And thirdly because the topic of personal brand has been playing on my mind over the past few days. It started at home when Dan and I were chatting about the rise of the individual employee brand. This is a particularly hot issue in organizations driven by experts, like tech guys in start ups. They each have a personal brand tied to their expertise, which makes them credible within the tech community. But they can also use this brand to enhance that of their companies by leveraging that personal brand. As this article points out, this can be taken even further if you use the voice of your employees to create a personality for your business brand. Blog networks have been a great way to show the people behind a brand, build trust and advocacy. This in turn was fed on by conversations I had with fellow PRs up in Newcastle last Friday. We were talking about the rise of the 'CEO brand', and the power that good management of that voice can have on the broader business brand. I'm not even really talking about the much discussed 'Celebrity CEO', aka the Steve Jobs character. Rather, there are very charismatic figures at the head of organizations who use their social profiles to humanise their corporate brands. Now not everyone believes it's a good thing for CEOs to be building their social media profile, and I would agree it isn't right for every business or every industry. This Forbes post goes as far as to claim CEOs don't need to be strong communicators at all. I'm more inclined to agree with George Anders, who posts on what has worked successfully for CEOs on Twitter.

Somewhere between these three strands, I found myself wondering how sound my own personal brand is right now online. As the above shows, people are looking at your online profile. So do you know how yours looks? This Mashable article reminds us to apply what we know to be effective in PR and Marketing to our own personal identities. Here are just a few ideas:

  • Be consistent.  I have to say, in the last three years having a strong online brand has been significantly easier than it had been prior to July 2009 for me, simply because I now have a much more unique name. I'm almost 100% certain that I am the only Mithu Lucraft in the world. That makes my search ranking almost immediately more likely to be accurate. But it isn't just about a name: having a clear naming convention across social channels helps too.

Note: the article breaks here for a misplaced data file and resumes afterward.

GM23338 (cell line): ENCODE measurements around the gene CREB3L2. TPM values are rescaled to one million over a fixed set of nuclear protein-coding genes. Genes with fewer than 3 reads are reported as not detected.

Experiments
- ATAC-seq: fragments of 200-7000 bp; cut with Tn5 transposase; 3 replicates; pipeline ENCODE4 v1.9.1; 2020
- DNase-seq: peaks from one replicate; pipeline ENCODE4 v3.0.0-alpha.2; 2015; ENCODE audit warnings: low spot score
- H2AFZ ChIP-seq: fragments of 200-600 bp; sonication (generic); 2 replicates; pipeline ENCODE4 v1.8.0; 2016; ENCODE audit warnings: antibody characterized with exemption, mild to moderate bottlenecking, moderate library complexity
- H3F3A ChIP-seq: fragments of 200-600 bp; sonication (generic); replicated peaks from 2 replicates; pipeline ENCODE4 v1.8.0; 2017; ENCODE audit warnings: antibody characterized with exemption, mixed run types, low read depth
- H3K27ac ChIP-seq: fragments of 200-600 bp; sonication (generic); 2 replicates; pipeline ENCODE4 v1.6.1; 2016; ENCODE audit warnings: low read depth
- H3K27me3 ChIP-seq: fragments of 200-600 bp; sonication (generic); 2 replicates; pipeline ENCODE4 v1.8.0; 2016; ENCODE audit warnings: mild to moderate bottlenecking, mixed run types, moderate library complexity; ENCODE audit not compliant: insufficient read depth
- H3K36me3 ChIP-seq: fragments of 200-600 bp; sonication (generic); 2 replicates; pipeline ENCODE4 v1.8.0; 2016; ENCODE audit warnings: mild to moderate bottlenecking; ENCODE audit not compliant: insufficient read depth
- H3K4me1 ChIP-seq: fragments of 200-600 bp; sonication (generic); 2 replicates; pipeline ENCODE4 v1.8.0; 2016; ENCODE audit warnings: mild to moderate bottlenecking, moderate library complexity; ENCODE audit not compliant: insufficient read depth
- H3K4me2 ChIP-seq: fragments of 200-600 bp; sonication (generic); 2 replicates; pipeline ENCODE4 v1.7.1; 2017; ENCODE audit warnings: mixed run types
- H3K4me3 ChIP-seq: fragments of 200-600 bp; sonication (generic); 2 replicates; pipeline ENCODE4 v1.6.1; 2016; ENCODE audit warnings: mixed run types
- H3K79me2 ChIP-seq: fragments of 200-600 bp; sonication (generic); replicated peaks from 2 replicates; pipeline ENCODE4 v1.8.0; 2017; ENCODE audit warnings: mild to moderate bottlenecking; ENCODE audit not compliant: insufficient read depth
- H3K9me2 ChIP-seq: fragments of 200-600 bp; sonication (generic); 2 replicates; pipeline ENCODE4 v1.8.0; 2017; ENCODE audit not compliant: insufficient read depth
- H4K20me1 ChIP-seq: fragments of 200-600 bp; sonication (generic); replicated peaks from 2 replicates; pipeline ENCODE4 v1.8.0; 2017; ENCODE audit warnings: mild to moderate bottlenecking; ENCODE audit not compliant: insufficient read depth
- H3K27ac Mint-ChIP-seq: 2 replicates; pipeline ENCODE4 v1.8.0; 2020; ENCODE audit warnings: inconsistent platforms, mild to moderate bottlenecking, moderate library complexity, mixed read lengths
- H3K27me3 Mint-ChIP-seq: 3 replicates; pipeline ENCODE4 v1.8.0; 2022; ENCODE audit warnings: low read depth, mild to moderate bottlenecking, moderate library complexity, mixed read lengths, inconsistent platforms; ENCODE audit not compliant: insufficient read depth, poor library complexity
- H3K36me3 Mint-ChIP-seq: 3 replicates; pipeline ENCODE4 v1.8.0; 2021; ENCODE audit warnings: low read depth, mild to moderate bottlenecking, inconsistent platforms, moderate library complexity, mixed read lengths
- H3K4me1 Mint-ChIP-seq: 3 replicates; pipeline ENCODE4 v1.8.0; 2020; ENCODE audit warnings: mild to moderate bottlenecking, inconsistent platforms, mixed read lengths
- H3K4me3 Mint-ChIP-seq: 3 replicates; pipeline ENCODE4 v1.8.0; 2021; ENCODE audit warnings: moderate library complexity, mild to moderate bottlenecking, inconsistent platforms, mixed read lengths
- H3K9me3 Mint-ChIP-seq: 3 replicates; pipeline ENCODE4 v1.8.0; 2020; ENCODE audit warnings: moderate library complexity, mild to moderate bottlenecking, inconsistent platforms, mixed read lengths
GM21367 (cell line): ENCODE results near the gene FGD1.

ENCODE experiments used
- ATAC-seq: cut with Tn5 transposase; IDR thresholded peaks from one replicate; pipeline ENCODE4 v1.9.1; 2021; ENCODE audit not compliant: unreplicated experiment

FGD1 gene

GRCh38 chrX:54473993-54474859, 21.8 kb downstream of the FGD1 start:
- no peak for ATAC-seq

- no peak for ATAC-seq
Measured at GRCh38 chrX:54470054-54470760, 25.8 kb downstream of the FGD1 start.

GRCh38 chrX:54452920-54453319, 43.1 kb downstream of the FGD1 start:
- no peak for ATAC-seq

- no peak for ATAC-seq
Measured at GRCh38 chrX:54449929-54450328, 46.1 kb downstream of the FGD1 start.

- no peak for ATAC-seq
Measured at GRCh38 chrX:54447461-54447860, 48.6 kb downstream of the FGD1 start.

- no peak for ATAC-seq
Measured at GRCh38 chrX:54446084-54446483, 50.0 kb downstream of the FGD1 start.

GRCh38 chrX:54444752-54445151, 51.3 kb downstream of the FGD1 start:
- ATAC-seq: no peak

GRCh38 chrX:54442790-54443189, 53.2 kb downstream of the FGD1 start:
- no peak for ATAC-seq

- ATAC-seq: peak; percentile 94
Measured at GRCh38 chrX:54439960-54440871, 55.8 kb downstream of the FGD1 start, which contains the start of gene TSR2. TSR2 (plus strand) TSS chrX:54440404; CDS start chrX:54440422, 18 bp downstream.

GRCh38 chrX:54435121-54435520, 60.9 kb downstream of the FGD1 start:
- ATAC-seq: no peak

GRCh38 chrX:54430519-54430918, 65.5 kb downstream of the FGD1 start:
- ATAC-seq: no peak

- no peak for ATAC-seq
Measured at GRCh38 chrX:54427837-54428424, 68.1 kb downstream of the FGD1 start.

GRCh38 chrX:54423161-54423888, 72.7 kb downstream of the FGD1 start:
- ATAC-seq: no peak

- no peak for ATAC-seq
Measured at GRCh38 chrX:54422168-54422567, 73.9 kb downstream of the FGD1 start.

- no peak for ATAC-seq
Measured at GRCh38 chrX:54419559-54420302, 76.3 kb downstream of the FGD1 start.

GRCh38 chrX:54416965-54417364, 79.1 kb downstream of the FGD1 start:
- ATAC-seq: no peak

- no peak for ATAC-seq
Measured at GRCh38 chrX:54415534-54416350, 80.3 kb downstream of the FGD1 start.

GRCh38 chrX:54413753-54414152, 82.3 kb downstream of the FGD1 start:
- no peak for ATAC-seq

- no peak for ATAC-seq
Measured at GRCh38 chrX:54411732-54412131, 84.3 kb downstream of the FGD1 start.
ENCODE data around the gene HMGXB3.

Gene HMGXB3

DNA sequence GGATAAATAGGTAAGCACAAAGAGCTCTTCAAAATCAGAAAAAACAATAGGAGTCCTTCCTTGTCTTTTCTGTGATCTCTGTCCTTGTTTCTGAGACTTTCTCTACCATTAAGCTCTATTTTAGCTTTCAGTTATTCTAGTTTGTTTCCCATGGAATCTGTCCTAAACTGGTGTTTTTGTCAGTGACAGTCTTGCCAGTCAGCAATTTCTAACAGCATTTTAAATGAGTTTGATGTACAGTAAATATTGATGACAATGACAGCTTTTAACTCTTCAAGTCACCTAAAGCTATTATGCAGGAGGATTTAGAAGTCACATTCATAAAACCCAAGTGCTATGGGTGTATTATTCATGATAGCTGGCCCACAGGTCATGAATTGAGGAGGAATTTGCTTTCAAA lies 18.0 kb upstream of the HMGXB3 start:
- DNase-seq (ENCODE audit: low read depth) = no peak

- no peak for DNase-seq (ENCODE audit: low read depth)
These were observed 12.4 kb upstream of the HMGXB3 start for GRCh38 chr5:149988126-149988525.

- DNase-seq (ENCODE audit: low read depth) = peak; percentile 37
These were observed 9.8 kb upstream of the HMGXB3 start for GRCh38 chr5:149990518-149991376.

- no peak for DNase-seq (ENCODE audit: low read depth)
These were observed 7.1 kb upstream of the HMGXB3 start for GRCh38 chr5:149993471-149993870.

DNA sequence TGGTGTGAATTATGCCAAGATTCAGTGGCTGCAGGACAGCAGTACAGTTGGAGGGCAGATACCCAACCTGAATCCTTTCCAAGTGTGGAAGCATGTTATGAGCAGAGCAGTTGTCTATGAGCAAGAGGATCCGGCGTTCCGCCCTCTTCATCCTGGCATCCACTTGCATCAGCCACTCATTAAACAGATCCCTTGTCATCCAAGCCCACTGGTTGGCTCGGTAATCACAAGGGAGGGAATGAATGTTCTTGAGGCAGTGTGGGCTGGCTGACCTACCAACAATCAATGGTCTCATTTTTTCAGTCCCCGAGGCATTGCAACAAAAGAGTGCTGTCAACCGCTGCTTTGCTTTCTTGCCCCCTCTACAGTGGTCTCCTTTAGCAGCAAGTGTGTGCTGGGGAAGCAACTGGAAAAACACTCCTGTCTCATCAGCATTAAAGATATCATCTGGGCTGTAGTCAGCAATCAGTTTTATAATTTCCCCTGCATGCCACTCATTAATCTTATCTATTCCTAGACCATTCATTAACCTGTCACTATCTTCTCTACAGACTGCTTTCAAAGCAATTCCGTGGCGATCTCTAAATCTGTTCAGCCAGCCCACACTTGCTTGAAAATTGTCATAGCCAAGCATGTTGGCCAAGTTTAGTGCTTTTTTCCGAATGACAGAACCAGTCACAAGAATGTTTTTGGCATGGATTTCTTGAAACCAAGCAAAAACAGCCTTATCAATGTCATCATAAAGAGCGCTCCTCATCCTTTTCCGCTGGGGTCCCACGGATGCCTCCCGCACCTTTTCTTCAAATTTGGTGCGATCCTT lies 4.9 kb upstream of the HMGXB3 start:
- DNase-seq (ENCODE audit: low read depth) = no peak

• Keep an active public profile. Regardless of whether it's just on Twitter, or using a variety of mediums, keep an active channel publicly available. Not only does this benefit search rankings but it also helps to clarify what your area of expertise and interest is. For a PR professional, being active on social media feels like a must: how can we advocate for social media if we don't understand how to use it ourselves?
  • Be thematic. The best blogs I read have one consistent thread that runs through all posts. Readers then know what to expect from that blog. As this post sets out, an online presence should clarify who you are, what drives you, what your strengths are, how you're unique, and what value you bring.
  • Be engaged. Don't just put messages out. Engage. Listen. Join in. Again, Twitter is such an easy channel to use for engagement: follow people that you relate to, respond to what they have to say, and have a conversation. Similarly, comment on the blogs that you rate. Build some connections, and in turn you'll find the same happens in return. 

Monday, 12 November 2012

Warning: this blog post may contain strong English language

It's entirely possible that I'm a little tired and grumpy this evening, and as such, perhaps the rant which I am about to begin is a little harsh. But nevertheless it would only be a little harsh.

As a communications professional, I'm conscious of the need to think through who I contact. And to reach out to those people with relevant information. As a PR professional, if I made the grievous error of reaching out to a journalist who wasn't interested in the topic I was pitching, I'd find myself blacklisted, or even worse it would be posted about all over the internet (cf the wonderful bad pitch blog).